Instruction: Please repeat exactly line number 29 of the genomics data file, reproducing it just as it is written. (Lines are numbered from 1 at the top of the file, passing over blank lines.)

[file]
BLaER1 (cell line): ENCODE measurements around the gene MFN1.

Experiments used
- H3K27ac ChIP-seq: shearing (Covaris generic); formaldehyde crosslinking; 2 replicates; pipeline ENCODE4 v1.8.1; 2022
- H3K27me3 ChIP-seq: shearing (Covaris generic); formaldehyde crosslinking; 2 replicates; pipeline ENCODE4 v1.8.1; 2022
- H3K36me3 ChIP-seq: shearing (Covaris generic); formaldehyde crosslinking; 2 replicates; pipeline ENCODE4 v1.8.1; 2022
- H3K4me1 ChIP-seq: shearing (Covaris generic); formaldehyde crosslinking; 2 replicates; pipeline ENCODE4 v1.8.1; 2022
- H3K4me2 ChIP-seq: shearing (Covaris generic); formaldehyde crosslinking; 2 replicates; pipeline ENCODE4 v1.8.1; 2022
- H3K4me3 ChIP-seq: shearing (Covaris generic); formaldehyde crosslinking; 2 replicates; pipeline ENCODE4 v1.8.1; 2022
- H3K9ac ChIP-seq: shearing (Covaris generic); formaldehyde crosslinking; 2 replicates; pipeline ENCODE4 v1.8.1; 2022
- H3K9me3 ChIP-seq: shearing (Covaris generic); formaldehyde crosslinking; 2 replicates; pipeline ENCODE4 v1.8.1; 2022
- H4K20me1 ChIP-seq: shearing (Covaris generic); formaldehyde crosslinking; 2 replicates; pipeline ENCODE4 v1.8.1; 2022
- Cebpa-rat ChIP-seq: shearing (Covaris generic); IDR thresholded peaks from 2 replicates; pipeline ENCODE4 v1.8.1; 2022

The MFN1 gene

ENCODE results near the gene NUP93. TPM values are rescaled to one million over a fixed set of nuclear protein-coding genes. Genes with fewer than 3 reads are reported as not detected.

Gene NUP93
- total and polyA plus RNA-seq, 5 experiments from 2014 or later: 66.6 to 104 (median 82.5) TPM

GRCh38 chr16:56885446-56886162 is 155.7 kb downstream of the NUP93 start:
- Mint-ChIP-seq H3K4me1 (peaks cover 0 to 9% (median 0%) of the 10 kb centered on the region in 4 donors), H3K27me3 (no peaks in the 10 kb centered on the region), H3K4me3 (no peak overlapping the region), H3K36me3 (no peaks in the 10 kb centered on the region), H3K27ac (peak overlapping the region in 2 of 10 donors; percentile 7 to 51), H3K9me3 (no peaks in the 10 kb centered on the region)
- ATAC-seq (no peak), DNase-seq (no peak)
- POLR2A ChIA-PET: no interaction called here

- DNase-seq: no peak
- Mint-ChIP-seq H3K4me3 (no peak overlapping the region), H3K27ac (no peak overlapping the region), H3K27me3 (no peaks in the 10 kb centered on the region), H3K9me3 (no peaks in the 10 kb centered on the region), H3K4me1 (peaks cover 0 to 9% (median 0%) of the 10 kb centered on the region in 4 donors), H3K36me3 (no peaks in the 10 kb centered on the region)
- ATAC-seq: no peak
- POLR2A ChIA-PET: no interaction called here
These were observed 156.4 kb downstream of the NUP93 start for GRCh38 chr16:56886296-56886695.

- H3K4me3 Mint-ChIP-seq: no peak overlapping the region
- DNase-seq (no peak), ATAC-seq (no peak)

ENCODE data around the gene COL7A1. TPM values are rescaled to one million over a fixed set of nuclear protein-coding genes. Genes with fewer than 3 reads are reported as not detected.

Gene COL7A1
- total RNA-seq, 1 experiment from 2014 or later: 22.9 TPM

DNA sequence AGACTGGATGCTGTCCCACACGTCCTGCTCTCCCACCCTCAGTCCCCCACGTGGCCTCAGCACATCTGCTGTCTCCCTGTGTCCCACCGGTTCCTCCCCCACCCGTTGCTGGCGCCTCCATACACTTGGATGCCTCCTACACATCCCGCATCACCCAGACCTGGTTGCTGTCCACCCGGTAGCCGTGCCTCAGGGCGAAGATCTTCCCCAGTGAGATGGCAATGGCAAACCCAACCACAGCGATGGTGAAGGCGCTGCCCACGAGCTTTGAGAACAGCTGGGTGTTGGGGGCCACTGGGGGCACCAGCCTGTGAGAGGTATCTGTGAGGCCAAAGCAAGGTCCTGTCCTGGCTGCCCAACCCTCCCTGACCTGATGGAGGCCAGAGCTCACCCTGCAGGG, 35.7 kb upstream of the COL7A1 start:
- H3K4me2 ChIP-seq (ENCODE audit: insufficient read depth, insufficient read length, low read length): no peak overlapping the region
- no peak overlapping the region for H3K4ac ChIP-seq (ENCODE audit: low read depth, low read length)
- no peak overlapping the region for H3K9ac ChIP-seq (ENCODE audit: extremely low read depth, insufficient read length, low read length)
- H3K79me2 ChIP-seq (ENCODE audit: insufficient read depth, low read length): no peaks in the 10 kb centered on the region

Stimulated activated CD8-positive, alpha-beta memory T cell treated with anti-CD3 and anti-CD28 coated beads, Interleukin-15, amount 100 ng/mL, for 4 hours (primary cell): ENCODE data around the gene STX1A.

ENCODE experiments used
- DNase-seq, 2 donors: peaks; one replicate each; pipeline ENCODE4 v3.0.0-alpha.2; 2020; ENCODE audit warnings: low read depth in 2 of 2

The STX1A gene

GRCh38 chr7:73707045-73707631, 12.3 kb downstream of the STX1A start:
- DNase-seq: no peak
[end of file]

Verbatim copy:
Gene COL7A1